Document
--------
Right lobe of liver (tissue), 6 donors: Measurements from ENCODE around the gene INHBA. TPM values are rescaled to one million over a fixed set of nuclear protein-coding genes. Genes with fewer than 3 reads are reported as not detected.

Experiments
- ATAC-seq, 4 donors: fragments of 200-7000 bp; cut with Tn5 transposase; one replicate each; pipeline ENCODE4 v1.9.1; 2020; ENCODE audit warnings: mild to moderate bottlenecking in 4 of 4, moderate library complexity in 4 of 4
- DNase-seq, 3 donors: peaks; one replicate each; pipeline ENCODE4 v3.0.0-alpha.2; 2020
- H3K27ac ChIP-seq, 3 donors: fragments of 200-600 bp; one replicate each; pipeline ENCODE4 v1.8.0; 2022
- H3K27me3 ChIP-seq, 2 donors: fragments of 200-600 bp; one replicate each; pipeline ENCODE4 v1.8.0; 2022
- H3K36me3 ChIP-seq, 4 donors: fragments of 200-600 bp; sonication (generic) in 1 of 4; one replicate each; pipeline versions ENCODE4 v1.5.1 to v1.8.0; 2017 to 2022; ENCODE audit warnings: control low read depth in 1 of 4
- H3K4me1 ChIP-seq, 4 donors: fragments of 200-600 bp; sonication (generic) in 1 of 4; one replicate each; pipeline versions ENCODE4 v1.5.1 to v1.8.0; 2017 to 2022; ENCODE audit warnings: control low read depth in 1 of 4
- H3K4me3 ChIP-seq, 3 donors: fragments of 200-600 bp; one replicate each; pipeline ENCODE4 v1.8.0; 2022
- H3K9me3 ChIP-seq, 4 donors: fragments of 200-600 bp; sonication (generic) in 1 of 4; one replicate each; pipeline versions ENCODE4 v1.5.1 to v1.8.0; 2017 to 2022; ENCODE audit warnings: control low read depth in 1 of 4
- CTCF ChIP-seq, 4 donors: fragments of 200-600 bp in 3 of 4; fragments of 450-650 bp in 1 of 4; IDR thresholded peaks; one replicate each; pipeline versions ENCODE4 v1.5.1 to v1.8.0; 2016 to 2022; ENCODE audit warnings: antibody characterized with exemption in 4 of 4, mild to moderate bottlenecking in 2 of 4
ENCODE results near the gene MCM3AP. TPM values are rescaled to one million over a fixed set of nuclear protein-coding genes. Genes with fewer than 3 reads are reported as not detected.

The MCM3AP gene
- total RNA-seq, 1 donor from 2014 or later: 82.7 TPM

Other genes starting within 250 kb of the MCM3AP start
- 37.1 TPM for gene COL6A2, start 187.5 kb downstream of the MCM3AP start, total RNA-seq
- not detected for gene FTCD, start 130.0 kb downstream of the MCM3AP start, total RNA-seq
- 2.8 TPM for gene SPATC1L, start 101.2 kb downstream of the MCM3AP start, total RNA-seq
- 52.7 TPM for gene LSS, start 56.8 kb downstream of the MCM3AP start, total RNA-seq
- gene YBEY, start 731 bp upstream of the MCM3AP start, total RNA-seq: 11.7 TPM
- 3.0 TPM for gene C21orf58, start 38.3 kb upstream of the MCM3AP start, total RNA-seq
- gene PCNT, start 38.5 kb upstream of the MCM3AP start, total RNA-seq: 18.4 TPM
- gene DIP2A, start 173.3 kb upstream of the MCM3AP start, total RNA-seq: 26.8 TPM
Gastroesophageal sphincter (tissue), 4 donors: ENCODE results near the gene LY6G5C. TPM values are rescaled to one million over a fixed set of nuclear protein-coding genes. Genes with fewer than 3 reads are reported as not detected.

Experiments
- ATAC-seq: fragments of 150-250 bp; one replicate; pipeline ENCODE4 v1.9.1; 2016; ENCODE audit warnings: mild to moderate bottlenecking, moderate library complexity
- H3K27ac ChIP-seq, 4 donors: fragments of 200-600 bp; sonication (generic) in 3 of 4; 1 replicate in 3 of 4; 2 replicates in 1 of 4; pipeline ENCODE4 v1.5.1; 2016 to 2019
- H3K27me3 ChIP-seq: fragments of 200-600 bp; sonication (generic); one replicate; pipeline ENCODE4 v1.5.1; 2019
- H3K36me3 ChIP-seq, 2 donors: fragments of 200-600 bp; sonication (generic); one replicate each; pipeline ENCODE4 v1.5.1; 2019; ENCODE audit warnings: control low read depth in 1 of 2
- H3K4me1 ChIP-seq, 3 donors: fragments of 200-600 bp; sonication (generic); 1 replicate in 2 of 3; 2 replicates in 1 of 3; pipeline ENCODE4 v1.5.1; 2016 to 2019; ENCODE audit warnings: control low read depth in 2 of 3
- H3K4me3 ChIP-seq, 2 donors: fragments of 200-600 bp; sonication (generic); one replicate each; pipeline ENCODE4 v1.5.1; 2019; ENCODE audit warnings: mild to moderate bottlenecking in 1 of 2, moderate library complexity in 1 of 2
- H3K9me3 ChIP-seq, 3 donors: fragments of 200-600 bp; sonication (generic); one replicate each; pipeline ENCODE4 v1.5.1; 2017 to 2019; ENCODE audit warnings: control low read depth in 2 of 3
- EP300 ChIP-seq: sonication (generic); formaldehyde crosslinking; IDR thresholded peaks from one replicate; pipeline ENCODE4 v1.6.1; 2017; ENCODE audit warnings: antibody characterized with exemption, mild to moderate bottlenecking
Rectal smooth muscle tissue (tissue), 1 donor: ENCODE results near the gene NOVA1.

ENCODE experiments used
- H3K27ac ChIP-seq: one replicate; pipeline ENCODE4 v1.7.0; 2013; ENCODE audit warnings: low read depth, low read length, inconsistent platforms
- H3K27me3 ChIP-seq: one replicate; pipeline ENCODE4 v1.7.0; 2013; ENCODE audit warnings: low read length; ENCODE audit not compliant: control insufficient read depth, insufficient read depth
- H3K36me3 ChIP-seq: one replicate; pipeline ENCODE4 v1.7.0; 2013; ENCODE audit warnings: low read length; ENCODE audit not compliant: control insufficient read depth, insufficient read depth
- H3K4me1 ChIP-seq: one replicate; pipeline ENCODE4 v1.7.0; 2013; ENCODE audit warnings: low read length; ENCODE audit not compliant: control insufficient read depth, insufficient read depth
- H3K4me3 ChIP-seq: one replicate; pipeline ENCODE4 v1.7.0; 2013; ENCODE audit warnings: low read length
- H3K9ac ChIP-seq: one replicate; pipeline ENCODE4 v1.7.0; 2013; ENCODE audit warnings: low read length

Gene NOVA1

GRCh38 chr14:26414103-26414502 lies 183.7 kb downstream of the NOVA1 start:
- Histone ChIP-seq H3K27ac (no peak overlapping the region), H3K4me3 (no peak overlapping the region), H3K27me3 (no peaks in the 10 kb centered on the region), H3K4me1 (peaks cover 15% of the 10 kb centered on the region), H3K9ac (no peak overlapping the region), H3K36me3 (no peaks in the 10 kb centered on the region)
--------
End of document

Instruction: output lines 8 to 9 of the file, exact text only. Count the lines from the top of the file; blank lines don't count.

- H3K4me1 ChIP-seq, 4 donors: fragments of 200-600 bp; sonication (generic) in 1 of 4; one replicate each; pipeline versions ENCODE4 v1.5.1 to v1.8.0; 2017 to 2022; ENCODE audit warnings: control low read depth in 1 of 4
- H3K4me3 ChIP-seq, 3 donors: fragments of 200-600 bp; one replicate each; pipeline ENCODE4 v1.8.0; 2022